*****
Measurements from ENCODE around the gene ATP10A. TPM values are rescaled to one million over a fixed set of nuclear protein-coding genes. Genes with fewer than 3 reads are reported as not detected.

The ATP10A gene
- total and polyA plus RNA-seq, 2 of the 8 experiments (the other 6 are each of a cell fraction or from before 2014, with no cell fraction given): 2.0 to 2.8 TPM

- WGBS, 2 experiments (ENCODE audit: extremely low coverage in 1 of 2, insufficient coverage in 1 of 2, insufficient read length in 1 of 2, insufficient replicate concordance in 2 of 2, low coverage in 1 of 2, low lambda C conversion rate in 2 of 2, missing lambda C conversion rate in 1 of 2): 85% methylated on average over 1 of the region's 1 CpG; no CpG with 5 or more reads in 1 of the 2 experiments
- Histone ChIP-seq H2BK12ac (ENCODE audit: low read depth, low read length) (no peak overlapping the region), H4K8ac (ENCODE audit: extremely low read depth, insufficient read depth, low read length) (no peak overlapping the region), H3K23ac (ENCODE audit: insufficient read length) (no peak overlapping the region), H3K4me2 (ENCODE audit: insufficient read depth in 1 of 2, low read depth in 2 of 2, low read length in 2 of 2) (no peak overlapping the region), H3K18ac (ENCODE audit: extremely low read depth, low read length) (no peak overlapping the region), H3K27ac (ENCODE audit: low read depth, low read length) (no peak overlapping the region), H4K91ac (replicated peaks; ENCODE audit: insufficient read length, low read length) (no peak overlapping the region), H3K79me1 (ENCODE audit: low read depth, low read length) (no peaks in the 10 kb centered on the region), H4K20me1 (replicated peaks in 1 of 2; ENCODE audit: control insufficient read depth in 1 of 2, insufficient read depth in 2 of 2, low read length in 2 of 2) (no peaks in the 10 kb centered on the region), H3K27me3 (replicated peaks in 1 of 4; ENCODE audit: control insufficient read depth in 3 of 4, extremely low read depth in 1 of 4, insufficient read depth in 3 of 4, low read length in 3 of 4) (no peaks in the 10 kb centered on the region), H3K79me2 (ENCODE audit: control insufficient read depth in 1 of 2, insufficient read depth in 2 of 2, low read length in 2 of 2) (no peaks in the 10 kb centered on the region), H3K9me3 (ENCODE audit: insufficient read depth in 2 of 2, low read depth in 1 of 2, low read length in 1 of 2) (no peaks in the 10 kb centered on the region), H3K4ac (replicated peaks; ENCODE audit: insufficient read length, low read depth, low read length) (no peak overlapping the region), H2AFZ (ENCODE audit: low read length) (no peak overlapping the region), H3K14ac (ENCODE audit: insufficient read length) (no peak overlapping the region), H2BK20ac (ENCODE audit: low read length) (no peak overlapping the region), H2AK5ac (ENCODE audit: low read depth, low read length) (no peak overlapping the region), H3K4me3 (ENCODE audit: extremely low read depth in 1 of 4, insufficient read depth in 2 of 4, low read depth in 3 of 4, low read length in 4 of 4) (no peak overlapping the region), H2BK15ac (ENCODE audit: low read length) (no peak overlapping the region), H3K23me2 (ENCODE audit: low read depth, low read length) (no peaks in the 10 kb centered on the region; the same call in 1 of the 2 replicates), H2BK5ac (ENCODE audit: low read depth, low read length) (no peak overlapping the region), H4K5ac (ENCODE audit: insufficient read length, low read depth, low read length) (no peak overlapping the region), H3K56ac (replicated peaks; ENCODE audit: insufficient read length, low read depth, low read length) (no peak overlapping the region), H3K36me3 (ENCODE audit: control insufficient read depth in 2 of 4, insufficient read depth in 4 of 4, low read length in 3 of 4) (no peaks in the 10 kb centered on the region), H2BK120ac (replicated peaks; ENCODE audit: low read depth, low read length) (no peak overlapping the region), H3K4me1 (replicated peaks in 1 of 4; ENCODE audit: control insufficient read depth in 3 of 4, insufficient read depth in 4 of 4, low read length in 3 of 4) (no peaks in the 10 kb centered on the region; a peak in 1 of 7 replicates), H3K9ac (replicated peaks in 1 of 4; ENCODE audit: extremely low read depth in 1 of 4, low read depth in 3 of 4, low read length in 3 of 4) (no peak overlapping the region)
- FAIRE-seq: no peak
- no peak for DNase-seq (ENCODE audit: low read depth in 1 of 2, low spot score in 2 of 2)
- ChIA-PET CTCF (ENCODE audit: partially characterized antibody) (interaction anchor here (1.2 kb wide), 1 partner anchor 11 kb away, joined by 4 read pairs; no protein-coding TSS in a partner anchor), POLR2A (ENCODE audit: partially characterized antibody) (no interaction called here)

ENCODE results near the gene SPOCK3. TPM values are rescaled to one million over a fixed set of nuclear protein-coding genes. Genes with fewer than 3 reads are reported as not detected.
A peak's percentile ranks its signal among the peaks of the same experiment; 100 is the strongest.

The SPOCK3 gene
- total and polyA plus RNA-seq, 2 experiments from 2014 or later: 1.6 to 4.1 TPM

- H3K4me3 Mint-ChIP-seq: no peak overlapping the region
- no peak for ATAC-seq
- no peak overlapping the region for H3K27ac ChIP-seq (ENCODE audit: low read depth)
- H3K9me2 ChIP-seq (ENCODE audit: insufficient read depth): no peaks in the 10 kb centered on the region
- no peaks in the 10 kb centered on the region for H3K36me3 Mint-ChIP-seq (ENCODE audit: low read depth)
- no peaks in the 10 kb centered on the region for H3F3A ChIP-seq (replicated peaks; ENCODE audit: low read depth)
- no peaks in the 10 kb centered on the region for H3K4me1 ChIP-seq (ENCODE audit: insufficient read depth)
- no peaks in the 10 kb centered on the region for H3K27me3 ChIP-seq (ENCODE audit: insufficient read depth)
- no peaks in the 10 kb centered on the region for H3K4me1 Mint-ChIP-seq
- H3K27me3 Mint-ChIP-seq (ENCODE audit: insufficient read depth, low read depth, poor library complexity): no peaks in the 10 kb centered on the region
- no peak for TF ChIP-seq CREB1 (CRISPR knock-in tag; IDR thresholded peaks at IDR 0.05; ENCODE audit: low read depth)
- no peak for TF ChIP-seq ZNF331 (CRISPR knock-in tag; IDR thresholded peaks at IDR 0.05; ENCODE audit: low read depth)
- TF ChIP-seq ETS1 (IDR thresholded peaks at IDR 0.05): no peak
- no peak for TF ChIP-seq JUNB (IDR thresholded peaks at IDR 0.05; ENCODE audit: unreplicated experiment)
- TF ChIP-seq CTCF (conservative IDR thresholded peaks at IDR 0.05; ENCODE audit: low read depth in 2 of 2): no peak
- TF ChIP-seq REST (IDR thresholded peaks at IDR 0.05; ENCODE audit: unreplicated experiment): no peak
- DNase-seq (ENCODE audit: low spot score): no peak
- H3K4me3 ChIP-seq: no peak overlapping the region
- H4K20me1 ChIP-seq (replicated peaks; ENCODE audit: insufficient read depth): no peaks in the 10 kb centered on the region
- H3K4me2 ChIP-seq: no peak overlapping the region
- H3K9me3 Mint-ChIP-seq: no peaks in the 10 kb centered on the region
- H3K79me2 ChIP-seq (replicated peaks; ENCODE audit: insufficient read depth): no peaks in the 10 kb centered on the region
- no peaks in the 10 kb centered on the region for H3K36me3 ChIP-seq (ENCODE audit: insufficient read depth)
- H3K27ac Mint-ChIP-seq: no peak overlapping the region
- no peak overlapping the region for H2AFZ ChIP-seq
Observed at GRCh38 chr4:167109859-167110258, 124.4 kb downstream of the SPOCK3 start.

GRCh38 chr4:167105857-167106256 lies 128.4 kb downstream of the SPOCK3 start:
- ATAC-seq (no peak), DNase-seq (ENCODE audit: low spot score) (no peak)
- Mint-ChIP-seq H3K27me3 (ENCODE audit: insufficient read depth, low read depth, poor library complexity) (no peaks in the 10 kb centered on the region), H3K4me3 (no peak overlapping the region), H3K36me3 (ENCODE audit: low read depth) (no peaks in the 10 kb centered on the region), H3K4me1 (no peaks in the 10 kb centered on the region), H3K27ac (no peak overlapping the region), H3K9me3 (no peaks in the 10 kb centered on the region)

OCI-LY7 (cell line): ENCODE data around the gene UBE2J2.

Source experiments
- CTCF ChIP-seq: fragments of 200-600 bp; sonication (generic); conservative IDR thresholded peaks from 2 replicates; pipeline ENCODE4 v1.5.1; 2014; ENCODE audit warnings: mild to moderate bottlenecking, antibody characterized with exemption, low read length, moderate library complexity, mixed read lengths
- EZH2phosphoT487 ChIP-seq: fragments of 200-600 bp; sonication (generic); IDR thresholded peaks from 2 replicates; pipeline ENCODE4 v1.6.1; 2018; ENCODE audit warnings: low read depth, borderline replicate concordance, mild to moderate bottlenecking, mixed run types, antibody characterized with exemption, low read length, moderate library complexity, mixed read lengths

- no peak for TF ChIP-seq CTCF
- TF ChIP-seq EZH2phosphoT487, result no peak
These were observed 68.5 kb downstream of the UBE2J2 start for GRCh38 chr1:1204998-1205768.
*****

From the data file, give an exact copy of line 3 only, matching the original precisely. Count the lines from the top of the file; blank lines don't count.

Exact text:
- total and polyA plus RNA-seq, 2 of the 8 experiments (the other 6 are each of a cell fraction or from before 2014, with no cell fraction given): 2.0 to 2.8 TPM